OPERA & THEATRE ‌ Rooting for the Underdog 

Columbia theatre company presents a tricky, mythic tale

click to enlarge Brothers Booth and Lincoln vie for the title of Topdog in Suzan-Lori Parks' pulitzer-winning play
  • Brothers Booth and Lincoln vie for the title of Topdog in Suzan-Lori Parks' pulitzer-winning play

At least Darion McCloud laughs when he hears that no one in Charleston seems to know much about his theatre company. With any luck, that will change soon. McCloud is artistic director of the Columbia, S.C.-based NiA company, which will be bringing its production of Topdog/Underdog to Piccolo.

"We are really grassroots theatre," McCloud says. "We want people to expect the same thing from us as from any other theatre company."

Playwright Suzan-Lori Parks won the Pulitzer in 2002 for Topdog/Underdog. Her play is often praised for being both a straightforward, linear story about familial bonds and a complex tapestry of metaphors and heightened language. Her characters, cruelly named Lincoln and Booth by their father, are two black brothers who struggle in their own ways for a better life. Lincoln works in whiteface as an Abraham Lincoln impersonator at an arcade, where customers pay to shoot at him. Booth tries his hand at three-card monte, the game that his brother abandoned in an attempt to live an honest life.

This is the first time NiA will appear at Piccolo (although you may have seen Topdog's director, Alex Smith, in the one-man show One Million Butterflies at Piccolo Fringe last year). The company has been around for nine years and has produced at least 15 shows. NiA, which means "purpose," is an "artists' playgroup," as McCloud calls it — a collective of storytellers, actors, writers, musicians, and poets. The group formed from participants in an African-American acting workshop, which, by its second occurrence had "morphed into a multiethnic actors' workshop." Topdog presents many challenges to theatre practitioners, and to McCloud especially, who not only plays Lincoln but produces the show as well. "Only crazy people do that," he laughs. "I'll never do that again. And I've said that three times."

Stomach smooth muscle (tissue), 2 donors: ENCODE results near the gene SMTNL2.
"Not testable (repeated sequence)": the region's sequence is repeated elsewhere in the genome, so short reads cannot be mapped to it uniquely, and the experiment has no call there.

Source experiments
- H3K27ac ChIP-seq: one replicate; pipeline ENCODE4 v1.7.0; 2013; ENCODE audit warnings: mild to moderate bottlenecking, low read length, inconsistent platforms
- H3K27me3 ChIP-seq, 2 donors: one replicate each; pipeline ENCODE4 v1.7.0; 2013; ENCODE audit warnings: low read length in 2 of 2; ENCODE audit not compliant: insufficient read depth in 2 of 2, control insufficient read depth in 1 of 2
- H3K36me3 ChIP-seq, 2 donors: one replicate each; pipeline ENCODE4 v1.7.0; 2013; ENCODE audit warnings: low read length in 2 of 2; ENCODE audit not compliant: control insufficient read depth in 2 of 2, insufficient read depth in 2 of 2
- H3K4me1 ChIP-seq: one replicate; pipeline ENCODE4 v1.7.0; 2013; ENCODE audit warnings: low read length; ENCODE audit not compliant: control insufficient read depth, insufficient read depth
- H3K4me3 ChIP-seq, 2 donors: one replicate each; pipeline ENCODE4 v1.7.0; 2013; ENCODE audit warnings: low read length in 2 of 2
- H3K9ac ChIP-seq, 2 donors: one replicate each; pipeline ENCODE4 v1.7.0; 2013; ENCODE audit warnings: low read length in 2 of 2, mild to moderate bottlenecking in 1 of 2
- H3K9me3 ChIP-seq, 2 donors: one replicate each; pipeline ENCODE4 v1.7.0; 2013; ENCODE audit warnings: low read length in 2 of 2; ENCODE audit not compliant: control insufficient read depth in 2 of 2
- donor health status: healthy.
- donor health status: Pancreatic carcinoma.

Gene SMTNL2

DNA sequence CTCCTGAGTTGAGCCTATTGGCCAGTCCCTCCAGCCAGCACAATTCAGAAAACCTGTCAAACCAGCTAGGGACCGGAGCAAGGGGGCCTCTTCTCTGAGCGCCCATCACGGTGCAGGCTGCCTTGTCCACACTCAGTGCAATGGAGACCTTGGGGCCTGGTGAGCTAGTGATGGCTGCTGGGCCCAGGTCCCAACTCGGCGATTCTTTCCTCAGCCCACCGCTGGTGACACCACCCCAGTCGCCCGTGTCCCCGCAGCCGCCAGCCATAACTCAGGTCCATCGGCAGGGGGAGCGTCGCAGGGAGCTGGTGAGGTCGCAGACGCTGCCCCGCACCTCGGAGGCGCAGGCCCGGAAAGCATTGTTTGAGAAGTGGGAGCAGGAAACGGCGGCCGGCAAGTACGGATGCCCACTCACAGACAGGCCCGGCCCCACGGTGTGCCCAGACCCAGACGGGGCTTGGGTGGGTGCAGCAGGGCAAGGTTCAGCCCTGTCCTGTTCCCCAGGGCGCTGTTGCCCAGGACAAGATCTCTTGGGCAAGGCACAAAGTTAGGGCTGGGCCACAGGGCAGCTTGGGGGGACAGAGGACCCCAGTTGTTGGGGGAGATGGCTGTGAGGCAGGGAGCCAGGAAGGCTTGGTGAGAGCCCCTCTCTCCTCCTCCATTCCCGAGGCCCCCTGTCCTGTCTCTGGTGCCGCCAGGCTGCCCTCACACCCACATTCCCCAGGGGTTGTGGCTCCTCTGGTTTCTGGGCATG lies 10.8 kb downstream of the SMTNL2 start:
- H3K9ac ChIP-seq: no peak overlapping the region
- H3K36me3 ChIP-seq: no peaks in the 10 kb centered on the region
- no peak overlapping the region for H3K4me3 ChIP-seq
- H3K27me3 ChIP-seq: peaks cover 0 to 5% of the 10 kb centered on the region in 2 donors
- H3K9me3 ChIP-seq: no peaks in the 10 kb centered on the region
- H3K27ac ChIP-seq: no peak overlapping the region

Smith initially approached NiA with the script for Topdog after seeing a production in New York. "We just had to do it," says McCloud. "The term gets bandied about, but really — it's a work of genius."

Parks' play is a challenge for any company, with its tones of Cain and Abel, race and society, suprarealism, vaudevillian humor, and rhythm.

"It's a monster!" confirms McCloud. "It's so dense, with the characters, their situations, and all the subtext."

This is NiA's fourth run of Topdog. "It still isn't easy," he admits "I have a real love/hate relationship with this script ... but the reward is great when you get it right."

Apparently NiA has gotten it right. The State hailed their production as "one of the top 10 Columbia theatre productions of the past decade." But McCloud doesn't let the praise for NiA's production go to his head. "You could work for years and still find things. But if done right, the genius speaks through."

Listen up, Charleston audiences. NiA just may be on to something.

TOPDOG/UNDERDOG • Piccolo Spoleto's Theatre Series • $12-$15• June 6-9 at 7 p.m.; June 10, 11 at 2 p.m. • 3 hours • PURE Theatre, The Cigar Factory, 701 E. Bay Street • 554-6060


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